Cancer Institute A national cancer institute
designated cancer center

Overview of Clinical Services for Bone Cancer

Bone is living tissue that makes up the body's skeleton. It provides shape and support for the body, as well as protection for some organs. Bone also serves as a storage site for minerals and provides the medium - marrow - for the development and storage of blood cells.

Cancer that starts in the bones is relatively uncommon, and is more likely to occur in children than adults. Cancers that start in other parts of the body can also metastasize to the bone. This metastatic bone cancer is the type of bone cancer that is most likely to occur in adults.

More information about bone cancer in children can be found at the Lucile Packard Children’s Hospital, which has excellent programs and physicians.

A Team Approach

The Musculoskeletal Oncology Program at the Stanford Cancer Center brings together a comprehensive, highly specialized team of board-certified physicians dedicated to tailoring special individualized treatment plans for each individual’s cancer.

Backed by deep fundamental research and an extensive knowledge base in bone cancer, our multidisciplinary team of experienced specialists in radiology, interventional radiology, pathology, radiation oncology, medical and pediatric oncology, and surgical oncology from the departments of Orthopedics, Otolaryngology, and General and Pediatric Surgery.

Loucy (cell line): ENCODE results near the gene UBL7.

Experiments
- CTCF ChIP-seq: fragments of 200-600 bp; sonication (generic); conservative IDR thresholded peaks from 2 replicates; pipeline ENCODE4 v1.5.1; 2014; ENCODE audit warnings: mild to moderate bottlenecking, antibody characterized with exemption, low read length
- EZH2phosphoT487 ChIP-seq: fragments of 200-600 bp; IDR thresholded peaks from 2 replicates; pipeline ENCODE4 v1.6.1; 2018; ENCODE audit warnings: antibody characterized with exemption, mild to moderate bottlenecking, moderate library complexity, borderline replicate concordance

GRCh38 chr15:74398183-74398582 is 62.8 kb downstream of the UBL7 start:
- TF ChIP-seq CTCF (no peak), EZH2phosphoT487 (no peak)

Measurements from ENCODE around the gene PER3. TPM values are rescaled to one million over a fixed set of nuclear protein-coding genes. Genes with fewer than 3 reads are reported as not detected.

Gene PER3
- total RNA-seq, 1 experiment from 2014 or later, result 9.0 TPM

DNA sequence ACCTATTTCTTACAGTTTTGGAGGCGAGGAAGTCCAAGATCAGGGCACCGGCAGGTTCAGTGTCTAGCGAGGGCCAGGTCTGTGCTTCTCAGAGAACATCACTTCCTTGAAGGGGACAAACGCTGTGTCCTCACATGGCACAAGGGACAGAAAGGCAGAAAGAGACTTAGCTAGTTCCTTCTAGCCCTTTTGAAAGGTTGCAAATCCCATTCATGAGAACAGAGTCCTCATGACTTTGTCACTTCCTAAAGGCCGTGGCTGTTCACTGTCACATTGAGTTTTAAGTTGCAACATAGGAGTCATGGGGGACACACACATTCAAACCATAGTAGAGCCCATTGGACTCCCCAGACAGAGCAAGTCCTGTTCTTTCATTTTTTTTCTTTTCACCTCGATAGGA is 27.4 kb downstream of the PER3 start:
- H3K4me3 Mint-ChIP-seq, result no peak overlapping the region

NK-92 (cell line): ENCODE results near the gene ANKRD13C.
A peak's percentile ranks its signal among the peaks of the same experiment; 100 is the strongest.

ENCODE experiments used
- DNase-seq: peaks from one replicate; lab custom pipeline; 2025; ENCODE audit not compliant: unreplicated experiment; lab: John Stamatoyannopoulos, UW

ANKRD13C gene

With all your doctors working together, you can be assured that all possible treatment approaches have been considered and the one that is best for you is put into place.

Treatment Expertise

When you are being treated for cancer you want a physician who is familiar with your particular disease. Yet because many forms of bone cancer are rare it can be difficult to find a doctor who has treated patients with the disease. Our specialists at the Cancer Center not only treat bone cancer, but have expertise managing complex cases, place a high priority on limb and organ preservation, and offer the most advanced diagnostic technologies and treatments available today.

Particular strengths of individual departments or sections include:


Radiation Oncology 


Follow-up Care

Genetic Counseling

Many primary bone cancers are thought to have a genetic component, meaning they can run in families. If multiple people in your family have been diagnosed with bone cancer, or if you have been diagnosed with a form of bone cancer that tends to run in families, our expert team of genetic counselors can work with you to assess your genetic risk of developing cancer in the future.

Preserving Your Quality of Life

We also recognize that your treatment doesn’t end when you’ve won your battle with cancer. Cancer Center physicians work closely with specialists in physical therapy, occupational therapy, and prosthetics to help preserve and maintain your quality of life.

Contact information

You can choose to come to the Stanford Cancer Center at any point in your care.  Please call (877) 668-7535 for assistance in scheduling a new patient appointment with the appropriate specialist.

If you are not a resident of the United States and would like more information on how to access services in the Stanford Cancer Center, or other programs at Stanford Hospital & Clinics, please contact International Medical Services by calling (877) 487-0237 or send email to

The mailing address is:

Stanford Cancer Center
875 Blake Wilbur Drive
Stanford, CA  94305

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